Scripture: Psalm 119:97-104
I remember going to this mini-golf course once on a beach vacation with some seminary friends. This course featured a sign with an uplifting Bible verse at each hole; for example:
Wide is the gate and broad is the road that leads to destruction, and many enter through it. –Matthew 7:13
It seemed a bit heavy for a mini-golf course, but Jesus did say it, and I guess there’s no arguing with that.
Regardless of the mildly questionable context, this verse in essence expresses the worldview of the biblical wisdom tradition. There are two ways, this tradition tells us. One is good, the other is wicked. The way of the good leads to blessing, and the way of the wicked leads to destruction. The world is as simple as that.
Proverbs is one of the main places in the Bible we come across this tradition. If you read Proverbs, the world makes sense. Raise up your children in a certain way and they will continue in that way (22:6). A slack hand causes poverty, but the hand of the diligent makes rich (10:4). The desire of the righteous ends only in good, the expectation of the wicker in wrath (11:23). These are things that experience tells us is true…some of the time.
Over the past couple weeks I’ve been talking about the ancient practice of praying the Psalms, which we know Jesus did, and which I am trying imperfectly to make my practice too. When we pray the Psalms, we might find that many of the words that cross our lips come out of this same tradition and worldview. For example, starting with Psalm 1:
Happy are those who do not follow the advice of the wicked,
Or take the path that sinners tread, or sit in the seat of scoffers;
But their delight is in the law of the Lord, and on his law they meditate day and night.
They are like trees planted by streams of water, which yield their fruit in its season, and their leaves do not wither.
In all that they do, they prosper.
The wicked are not so, but are like chaff that the wind drives away.
There are two ways. One is good, the other is wicked. The way of the good leads to blessing, the way of the wicked leads to destruction. The world is as simple as that.
When it comes to praying psalms like this, I’d rank them somewhere between the beautiful hymns of praise we started with in this series, and the potentially very objectionable imprecatory psalms that ask God to curse our enemies. Wisdom psalms are kind of nice. It’s a nice world that they depict.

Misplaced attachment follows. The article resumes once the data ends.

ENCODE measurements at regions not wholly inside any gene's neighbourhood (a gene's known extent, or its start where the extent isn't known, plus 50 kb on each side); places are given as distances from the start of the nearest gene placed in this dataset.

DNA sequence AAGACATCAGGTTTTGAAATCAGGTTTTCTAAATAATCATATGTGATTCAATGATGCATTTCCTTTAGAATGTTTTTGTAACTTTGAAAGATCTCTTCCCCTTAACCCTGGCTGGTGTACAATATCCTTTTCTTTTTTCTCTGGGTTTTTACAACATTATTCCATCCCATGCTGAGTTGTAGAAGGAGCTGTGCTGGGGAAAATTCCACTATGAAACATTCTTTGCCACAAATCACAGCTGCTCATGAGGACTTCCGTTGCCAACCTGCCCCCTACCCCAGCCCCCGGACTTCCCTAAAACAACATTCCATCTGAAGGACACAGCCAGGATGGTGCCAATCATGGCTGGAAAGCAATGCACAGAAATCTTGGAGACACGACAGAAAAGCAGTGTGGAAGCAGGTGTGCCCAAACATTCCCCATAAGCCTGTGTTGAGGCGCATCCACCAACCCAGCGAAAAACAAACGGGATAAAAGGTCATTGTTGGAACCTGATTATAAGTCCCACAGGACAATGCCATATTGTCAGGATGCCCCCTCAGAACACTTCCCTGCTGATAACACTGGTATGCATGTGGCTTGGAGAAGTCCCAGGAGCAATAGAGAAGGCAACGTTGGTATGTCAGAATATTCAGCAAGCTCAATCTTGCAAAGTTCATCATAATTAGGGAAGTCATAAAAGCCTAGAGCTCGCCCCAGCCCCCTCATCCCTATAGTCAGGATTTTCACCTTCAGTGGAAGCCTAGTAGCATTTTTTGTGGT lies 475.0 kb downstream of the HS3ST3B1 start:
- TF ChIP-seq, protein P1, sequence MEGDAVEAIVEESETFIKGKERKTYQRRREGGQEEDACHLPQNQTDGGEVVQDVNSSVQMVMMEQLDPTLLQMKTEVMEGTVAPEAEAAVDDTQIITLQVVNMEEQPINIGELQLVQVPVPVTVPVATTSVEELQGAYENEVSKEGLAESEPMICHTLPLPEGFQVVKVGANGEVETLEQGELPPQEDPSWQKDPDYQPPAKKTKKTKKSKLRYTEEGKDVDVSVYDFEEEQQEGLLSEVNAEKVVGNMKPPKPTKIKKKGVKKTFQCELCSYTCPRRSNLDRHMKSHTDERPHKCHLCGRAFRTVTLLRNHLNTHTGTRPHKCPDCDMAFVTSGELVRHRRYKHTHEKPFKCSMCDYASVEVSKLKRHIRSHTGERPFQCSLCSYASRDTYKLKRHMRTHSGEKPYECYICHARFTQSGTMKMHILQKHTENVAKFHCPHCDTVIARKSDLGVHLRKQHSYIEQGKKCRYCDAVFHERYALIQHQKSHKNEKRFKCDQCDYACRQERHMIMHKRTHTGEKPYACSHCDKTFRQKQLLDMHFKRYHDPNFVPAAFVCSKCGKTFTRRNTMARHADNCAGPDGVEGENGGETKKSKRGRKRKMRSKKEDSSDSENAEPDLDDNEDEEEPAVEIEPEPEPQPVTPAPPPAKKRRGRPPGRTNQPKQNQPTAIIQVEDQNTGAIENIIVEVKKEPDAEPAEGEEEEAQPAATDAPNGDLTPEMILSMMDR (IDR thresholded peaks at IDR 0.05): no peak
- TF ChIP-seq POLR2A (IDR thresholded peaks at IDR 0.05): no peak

But I do have some questions.
Can I really say with integrity that this is how the world works? Can I say that in the wake of the shooting in Orlando, that people generally get what they deserve? Can I say that as I look at many of our politicians and world leaders, that the way of the wicked comes to ruin? Can I say that as I look at the wealth and poverty around me, that it’s all a result of work ethic and not of privilege?
In our real-life world, prayers like that sound kind of glib. They’re nice, they’re just not real.
My second question is why these psalms often make the person praying them sound kind of self-righteous. Take Psalm 119 which Mary read a few minutes ago. “Your commandment makes me wiser than my enemies, for it is always with me,” the psalmist writes. “I have more understanding than all my teachers, for your decrees are my meditation. I understand more than the aged, for I keep your precepts.”
Really? And I’m humbler, too!
And, “I hold back my feet from every evil way,” he says a few verses later. “I do not turn away from your ordinances.” Really? What about all that stuff we believe about how all have sinned and fallen short of the glory of God? Are you trying to say you’ve never strayed from that narrow path? That doesn’t seem like the kind of prayer that God really wants to hear.
So those are some of my questions about praying these kinds of psalms. But I am praying them, anyway, because I feel like Jesus’s prayer book is probably good enough to be my prayer book, and as I’ve said before, when something challenges me, it’s often because there is more there for me to chew on than I’ve gotten to yet.